Legislature considers bailout for powerful nursing home lobby, threatening to reverse progress in provision of mental health care, cost savings in Illinois
CHICAGO – The Illinois General Assembly is considering a measure (Senate Bill 45) that threatens to undermine significant recent progress in the manner that mental health care services are provided in the State of Illinois. The progress is happening under a court-monitored consent decree in an ACLU of Illinois-led case, Williams v. Quinn, which moves people with mental illness from large nursing homes (IMDs) into their own apartments and homes. Discussions around Senate Bill 45 make clear that it is little more than a “bailout” for the powerful nursing home lobby, whose members fear losing revenue as Illinois residents are offered the opportunity to move into the community. Worse still, in a time of economic challenges in the State, the bill would warehouse more Illinois residents in large, impersonal IMDs, which are a more expensive way to provide care than the community living arrangements mandated by the Williams decree.
“Current discussions surrounding Senate Bill 45 show that it is little more than a multi-million dollar bailout for a large, powerful lobby,” said Benjamin Wolf, associate legal director for the ACLU of Illinois and lead counsel for the Williams class. “Just a little less than two years ago, a federal court approved an agreement to move away from the antiquated, overly-expensive system of warehousing people in IMDs. The notion that we are going to return to that model – to serve the interests of a few powerful nursing home owners – is bad for the State and bad for the people who would be stuck in these facilities”
In September 2010, a federal court in Chicago approved an agreement that allowed more than 4,000 persons with mental illness the chance to receive the services they need in their own homes and apartments instead of large, institutional nursing homes known as Institutions for Mental Diseases (IMDs). These facilities allow individuals little opportunity for independent living and personal growth. Mental health experts uniformly agree that warehousing people in these large facilities is an inefficient and ineffective way to provide mental health care services.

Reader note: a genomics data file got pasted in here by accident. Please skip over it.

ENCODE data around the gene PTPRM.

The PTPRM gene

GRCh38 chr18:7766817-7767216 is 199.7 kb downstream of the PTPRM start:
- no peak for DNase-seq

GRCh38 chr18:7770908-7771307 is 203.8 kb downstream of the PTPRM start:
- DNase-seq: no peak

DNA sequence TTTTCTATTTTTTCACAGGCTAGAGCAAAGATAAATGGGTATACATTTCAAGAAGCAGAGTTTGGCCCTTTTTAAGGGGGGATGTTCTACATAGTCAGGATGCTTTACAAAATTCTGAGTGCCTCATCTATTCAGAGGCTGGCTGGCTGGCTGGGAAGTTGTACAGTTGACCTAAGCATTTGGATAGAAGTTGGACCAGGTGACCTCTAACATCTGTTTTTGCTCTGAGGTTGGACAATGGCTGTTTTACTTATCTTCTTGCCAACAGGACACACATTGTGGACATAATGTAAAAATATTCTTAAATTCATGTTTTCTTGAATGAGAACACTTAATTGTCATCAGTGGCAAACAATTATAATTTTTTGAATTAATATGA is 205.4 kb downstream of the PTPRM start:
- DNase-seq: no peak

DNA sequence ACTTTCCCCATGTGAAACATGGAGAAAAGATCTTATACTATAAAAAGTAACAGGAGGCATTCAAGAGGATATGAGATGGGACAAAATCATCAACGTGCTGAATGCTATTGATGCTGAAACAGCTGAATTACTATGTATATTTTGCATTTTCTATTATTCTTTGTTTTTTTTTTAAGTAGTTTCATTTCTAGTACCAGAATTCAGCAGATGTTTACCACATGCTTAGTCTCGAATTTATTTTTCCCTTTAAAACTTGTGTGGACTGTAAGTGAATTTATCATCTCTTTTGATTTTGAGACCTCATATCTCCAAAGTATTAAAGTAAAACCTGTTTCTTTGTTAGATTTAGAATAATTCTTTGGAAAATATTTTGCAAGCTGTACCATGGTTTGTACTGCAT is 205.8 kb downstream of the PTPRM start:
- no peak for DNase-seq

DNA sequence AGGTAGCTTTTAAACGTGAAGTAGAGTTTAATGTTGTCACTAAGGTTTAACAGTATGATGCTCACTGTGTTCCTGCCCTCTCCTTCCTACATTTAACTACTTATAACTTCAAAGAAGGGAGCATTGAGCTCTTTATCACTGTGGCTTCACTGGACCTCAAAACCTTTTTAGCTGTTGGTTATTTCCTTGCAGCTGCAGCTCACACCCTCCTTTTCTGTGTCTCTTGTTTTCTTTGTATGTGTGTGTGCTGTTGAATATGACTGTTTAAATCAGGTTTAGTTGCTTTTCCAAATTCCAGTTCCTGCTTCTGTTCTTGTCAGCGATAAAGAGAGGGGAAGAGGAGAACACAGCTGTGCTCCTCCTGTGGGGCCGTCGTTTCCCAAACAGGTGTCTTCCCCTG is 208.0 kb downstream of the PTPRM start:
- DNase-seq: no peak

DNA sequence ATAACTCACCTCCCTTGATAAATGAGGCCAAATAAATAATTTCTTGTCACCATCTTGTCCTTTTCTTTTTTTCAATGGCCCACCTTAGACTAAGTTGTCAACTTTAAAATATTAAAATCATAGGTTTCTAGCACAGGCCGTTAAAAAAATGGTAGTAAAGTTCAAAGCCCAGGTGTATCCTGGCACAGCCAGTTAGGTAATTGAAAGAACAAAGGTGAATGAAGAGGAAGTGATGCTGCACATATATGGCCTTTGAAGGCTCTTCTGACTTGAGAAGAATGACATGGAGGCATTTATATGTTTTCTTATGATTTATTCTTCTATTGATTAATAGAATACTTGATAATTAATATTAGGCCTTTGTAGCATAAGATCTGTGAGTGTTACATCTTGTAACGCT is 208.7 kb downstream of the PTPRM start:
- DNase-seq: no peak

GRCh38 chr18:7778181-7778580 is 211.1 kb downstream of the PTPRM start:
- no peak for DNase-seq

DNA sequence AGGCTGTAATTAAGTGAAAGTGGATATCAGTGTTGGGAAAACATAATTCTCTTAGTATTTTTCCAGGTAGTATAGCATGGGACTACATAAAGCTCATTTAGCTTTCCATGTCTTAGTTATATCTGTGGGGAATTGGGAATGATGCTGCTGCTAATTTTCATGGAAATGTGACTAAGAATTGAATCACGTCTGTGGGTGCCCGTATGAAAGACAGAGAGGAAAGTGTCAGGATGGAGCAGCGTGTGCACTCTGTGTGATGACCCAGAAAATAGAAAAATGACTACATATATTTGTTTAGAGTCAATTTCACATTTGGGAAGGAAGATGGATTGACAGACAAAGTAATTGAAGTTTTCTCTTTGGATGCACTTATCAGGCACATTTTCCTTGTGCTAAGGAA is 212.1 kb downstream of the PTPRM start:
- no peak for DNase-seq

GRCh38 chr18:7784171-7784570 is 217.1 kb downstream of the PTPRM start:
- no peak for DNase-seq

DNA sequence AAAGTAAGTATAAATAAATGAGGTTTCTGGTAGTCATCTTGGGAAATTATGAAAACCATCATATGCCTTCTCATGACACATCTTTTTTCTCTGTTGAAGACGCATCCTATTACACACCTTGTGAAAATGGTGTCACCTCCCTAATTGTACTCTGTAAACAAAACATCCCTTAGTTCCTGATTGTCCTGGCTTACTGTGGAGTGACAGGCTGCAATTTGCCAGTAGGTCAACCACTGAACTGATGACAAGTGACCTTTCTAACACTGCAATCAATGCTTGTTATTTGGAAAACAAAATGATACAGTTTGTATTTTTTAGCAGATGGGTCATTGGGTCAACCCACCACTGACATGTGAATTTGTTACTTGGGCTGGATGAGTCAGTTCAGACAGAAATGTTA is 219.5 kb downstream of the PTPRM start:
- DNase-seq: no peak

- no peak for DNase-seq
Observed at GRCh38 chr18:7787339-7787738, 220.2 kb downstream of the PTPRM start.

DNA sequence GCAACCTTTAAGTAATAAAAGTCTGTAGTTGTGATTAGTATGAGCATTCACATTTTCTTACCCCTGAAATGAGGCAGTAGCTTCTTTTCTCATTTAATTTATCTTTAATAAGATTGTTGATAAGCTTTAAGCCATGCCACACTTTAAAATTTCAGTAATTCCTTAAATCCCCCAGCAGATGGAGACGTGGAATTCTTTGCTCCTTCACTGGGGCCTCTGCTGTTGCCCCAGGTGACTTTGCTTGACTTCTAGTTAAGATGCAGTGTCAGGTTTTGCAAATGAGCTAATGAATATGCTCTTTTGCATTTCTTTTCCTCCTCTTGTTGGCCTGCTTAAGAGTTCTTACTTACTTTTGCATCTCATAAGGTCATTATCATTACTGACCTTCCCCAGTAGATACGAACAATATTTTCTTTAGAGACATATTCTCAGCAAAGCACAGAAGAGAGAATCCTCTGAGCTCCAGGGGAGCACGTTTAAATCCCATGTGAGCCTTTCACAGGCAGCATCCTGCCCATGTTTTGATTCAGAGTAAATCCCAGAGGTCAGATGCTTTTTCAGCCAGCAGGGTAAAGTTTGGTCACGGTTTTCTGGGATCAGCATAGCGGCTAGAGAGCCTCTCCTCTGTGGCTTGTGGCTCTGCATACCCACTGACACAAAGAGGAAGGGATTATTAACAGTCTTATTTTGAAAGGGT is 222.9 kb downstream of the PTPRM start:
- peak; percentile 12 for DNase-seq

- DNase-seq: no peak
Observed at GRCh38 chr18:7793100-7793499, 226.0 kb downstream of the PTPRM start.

The plan under Williams also will relieve some of the state’s financial burden created by housing persons in IMDs. IMDs are supported entirely by state funding. It is less expensive to house an individual in the community, and the State is able to receive reimbursement from the federal government for medications and other services. Estimates are that the State can save millions of dollars each year under the Williams’ plan. Those savings are threatened by Senate Bill 45, a placeholder for the IMDs legislation.
The Williams’ litigation was led by the ACLU of Illinois, in collaboration with Access Living, Equip for Equality, the Bazelon Center and the Chicago office of Kirkland and Ellis. These groups helped make possible the success being achieved under the agreement.
“We are seeing progress in helping people move from IMDs into the community under Williams,” added Wolf. “Clearly, that alarms the IMD owners and their lobbyists. We must not permit these special interests to reverse this progress in order to satisfy their own desire for profits.”
“It is true that we need more mental health care services in Illinois,” Wolf continued. “But we know that IMDs never have proved an effective model for providing this care. The legislature should reject Senate Bill 45.”